Common name

Latin name



Common Bent-grass

Agrostis capillaris

Low Calcium concentrations

Grime, Hodgeson and Hunt (1990)

Sweet Vernal Grass

Anthoxanthum odoratum

Thought to be relatively unpalatable but was formerly included in commercial seed mixtures and is preferred by stock to species such as Festuca ovina, despite the presence of coumarin

Grime, Hodgeson and Hunt, (1990)

Wood False-brome

Brachypodium sylvaticum

A highly unpalatable species

Crofts and   Jefferson (1999)  


Dactylis glomerata

Pasture grass, so relatively palatable?


Tufted Hair-grass

Deschampsia cespitosa

The coarse leaves have a high silica content, and mature leaves are usually avoided by herbivores. As a result, D. cespitosa may thrive as a weed of lowland cattle pasture. However, young foliage may be eaten by horses and rabbits, and in upland areas, where leaves tend to have less silica, the species is grazed freely by cattle, sheep and deer. 

Grime, Hodgeson and Hunt, (1990)

Wavy Hair-grass

Deschampsia flexuosa

Leaves contain low amounts of N and P.  Eaten by sheep and rabbits

Grime, Hodgeson and Hunt, (1990)

Sheep's Fescue

Festuca ovina

Less palatable than some of the other pasture grasses with which it occurs. Grazed extensively by sheep

Grime, Hodgeson and Hunt, (1990)

Yorkshire Fog

Holcus lanatus

Sign of improved pasture

The management of unimproved lowland grassland for nature conservation - Information and Advisory Note Number 11 (Link to SNH site)

Yorkshire Fog

Holcus lanatus

Yorkshire fog has been considered a weed in lowland ryegrass swards because of its low palatability to grazing animals once it begins to flower but there is some  disagreement about this (Watt, 1978; Tansley, 1949). It tends to be less digestible than perennial ryegrass, Lolium perenne (Wilman & Riley, 1993). In drier pasture the plant is hairy and animals avoid it (Morse & Palmer, 1925). In damp pastures, however, it is smoother and is eaten by cattle without objection. Yorkshire fog has been used for land stabilisation and for sheep grazing on soils of low nutrient status (Thompson & Turkington, 1988). Young shoots are readily eaten by stock, digestibility is good and mineral status relatively high but the dry matter content is low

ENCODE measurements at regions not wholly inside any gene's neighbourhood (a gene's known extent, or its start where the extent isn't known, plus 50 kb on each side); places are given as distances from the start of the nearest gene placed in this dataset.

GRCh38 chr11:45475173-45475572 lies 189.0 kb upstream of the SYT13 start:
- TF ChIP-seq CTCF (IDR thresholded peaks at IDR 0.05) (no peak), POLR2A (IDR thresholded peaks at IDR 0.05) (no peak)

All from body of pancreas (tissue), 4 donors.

The biology and non-chemical control of Yorkshire fog (Link to external site)

Creeping Soft-grass

Holcus mollis

Does not persist in heavily grazed pasture, as its few robust shoot stems are eaten more quickly than they are replaced

Grime, Hodgeson and Hunt, (1990)

Purple Moor-grass

Molinia caerulea

Tolerant of grazing. Grazing value intermediate between that of Agrostis-Festuca grasslands and impoverished Nardus grasslands. Leaves are deciduous but new growth, fuelled by below-ground carbohydrate reserves, begins in April or May

Grime, Hodgeson and Hunt, (1990)

Purple Moor-grass

Molinia caerulea

Dry matter digestibility reasonably high in late spring/early summer, then declines

Grant and Campbell (1978)

Purple Moor-grass

Molinia caerulea

Usually little grazed

Torvell, Common and  Grant (1988)